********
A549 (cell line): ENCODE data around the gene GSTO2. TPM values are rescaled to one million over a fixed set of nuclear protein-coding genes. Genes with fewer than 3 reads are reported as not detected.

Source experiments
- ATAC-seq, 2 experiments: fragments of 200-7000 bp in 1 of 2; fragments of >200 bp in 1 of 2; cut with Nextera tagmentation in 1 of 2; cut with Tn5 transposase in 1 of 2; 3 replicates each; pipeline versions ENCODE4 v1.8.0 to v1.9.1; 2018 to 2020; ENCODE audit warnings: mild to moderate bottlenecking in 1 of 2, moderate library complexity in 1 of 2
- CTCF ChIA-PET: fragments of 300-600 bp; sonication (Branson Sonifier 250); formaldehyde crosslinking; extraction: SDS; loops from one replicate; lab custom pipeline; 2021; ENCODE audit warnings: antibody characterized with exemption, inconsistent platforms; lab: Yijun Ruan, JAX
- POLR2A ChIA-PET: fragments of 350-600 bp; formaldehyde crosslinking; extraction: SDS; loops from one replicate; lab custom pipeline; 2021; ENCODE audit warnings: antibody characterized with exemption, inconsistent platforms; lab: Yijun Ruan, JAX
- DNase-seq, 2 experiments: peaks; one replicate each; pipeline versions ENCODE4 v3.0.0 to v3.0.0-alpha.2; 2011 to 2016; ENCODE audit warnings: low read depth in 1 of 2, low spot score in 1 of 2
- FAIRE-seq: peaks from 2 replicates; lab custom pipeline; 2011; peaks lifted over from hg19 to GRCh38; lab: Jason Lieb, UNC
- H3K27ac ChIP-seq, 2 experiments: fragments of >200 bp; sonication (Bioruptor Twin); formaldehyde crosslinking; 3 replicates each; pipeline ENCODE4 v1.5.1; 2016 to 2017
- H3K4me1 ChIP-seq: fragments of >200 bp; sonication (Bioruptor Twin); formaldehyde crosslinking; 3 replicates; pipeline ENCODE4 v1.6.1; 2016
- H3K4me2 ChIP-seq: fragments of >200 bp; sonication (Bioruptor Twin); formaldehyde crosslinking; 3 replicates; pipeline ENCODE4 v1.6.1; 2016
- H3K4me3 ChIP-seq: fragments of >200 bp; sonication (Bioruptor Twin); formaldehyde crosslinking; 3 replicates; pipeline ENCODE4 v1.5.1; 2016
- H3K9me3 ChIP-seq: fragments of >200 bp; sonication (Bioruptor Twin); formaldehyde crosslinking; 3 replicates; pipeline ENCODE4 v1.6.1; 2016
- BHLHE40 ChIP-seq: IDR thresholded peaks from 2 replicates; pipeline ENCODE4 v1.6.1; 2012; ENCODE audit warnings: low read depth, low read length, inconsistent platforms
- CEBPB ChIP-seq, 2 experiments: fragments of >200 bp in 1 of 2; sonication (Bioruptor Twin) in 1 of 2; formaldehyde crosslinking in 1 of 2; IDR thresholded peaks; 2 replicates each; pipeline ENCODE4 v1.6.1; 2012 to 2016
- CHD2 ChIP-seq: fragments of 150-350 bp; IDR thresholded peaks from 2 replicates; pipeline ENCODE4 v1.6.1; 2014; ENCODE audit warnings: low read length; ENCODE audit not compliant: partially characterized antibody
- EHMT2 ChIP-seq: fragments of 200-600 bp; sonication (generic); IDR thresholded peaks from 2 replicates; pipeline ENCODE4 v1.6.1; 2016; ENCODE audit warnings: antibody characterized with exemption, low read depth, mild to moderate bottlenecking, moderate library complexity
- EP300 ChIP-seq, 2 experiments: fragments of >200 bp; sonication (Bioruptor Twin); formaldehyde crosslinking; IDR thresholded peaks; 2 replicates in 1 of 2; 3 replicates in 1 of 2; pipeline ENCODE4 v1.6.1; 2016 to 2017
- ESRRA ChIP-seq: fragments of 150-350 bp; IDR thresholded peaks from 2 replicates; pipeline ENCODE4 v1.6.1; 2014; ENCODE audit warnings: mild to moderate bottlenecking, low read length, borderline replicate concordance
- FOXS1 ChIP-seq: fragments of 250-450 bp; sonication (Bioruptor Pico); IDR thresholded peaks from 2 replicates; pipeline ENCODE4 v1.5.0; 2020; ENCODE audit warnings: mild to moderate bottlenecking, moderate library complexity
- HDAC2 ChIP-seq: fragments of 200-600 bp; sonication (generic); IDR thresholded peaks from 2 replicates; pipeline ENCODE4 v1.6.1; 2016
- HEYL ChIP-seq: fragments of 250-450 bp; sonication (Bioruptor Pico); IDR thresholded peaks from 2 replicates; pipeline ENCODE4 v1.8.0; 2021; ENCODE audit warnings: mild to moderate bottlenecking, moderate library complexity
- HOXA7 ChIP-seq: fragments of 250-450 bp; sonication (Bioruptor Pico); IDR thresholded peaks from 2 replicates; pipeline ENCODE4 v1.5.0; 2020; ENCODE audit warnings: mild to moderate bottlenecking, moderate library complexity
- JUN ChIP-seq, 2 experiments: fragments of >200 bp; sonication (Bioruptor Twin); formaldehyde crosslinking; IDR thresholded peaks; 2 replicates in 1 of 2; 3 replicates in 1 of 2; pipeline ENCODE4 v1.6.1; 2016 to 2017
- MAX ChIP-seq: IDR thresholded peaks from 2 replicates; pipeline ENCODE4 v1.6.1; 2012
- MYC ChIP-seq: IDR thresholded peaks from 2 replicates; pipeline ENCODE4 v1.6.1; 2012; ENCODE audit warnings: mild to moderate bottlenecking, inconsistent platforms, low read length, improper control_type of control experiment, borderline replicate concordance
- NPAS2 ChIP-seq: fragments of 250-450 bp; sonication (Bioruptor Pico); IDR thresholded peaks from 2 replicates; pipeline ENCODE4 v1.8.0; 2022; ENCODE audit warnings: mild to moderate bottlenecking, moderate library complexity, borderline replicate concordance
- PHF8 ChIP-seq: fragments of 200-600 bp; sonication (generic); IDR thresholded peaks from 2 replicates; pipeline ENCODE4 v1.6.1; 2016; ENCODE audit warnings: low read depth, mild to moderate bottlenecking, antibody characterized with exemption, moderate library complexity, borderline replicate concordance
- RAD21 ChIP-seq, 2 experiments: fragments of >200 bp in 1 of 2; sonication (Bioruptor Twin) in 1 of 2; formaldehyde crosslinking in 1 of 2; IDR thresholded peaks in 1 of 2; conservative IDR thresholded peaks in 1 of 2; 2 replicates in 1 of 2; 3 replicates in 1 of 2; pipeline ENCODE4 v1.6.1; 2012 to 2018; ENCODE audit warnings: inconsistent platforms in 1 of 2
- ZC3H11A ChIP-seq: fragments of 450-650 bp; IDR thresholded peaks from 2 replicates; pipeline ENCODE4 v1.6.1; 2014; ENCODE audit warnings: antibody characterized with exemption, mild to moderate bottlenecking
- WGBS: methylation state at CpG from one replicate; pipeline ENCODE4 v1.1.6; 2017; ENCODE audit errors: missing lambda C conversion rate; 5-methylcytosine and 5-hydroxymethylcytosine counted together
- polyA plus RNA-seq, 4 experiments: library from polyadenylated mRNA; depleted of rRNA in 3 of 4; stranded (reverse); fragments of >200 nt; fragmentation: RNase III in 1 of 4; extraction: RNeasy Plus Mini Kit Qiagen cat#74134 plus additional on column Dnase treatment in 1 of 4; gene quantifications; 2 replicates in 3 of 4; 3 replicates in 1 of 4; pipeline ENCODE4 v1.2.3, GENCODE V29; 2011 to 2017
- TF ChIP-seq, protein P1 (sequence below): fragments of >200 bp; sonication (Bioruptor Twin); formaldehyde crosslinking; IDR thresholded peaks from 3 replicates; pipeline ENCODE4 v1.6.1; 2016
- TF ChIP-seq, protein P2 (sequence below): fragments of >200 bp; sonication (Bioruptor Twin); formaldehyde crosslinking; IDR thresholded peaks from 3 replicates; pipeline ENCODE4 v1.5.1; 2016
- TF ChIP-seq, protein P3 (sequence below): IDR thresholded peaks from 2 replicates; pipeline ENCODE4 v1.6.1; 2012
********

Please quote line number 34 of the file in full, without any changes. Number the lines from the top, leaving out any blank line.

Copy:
- TF ChIP-seq, protein P3 (sequence below): IDR thresholded peaks from 2 replicates; pipeline ENCODE4 v1.6.1; 2012